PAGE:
New Scientist said a number of teams had been investigating Porphyromonas gingivalis, the bacteria behind chronic gum disease, and found that it attacks and inflames brain regions affected by Alzheimer's.
It said Alzheimer's cases often had accumulation of proteins called amyloid and tau in the brain, and the main hypothesis so far had been that defective control of these proteins caused the disease.
But since recent research had found people with amyloid plaques not suffering from Alzheimer's and efforts to treat the disease by cutting down on these proteins had failed, the hypothesis had come under serious scrutiny.
The report quoted Sim Singhrao of the University of Central Lancashire in the UK as saying: "This is the first report showing P. gingivalis DNA in human brains, and the associated gingipains, co-localising with plaques."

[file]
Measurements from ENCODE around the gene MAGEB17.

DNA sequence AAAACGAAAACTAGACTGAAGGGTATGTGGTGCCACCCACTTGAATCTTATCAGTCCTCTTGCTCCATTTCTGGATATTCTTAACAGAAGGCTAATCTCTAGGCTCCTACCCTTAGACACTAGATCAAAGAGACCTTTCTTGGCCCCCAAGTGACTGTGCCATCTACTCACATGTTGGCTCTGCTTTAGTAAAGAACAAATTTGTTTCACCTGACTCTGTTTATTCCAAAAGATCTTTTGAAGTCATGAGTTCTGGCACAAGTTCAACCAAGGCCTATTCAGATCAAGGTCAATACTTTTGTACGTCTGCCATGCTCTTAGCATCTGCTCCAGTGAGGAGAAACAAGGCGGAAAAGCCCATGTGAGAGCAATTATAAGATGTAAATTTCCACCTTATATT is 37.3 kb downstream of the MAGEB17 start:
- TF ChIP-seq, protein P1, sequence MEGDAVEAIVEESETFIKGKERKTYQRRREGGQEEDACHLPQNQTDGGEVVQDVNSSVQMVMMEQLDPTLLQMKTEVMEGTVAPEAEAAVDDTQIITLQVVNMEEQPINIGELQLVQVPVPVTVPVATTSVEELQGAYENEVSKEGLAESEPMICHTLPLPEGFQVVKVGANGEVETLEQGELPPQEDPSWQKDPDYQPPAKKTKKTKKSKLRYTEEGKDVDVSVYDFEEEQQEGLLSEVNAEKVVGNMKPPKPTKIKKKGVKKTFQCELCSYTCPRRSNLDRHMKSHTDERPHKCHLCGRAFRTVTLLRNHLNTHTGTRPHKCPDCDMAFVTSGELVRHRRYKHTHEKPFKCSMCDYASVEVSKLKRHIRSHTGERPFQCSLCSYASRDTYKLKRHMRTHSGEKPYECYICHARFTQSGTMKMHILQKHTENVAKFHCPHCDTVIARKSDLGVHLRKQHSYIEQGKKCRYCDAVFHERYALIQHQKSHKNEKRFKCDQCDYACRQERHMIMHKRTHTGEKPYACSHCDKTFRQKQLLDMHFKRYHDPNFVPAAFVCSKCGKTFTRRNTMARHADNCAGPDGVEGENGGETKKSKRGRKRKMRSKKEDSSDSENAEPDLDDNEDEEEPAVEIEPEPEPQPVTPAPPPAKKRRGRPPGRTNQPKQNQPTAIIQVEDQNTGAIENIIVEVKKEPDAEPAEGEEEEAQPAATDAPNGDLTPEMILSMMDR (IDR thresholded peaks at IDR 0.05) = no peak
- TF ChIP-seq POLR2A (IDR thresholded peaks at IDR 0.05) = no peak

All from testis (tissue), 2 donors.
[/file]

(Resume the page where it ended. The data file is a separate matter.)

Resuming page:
Singhrao, who has also conducted research into the cause of Alzheimer's, had earlier discovered that the bacteria invade the brains of mice which had gum infections.
Casey Lynch of Cortexyme was quoted as saying some brain samples with Alzheimer's showed the presence of the bacteria and the two proteins but at lower concentrations.
"We already know that amyloid and tau can accumulate in the brain for 10 to 20 years before Alzheimer’s symptoms begin'" Lynch said, adding that this showed the bacteria was a cause of Alzheimer’s, not a result.
"Alzheimer’s strikes people who accumulate gingipains and damage in the brain fast enough to develop symptoms during their lifetimes,” Lynch said. “We believe this is a universal hypothesis of pathogenesis.”
Cortexyme has developed a drug that block gingipains and intends to run a larger trial later this year.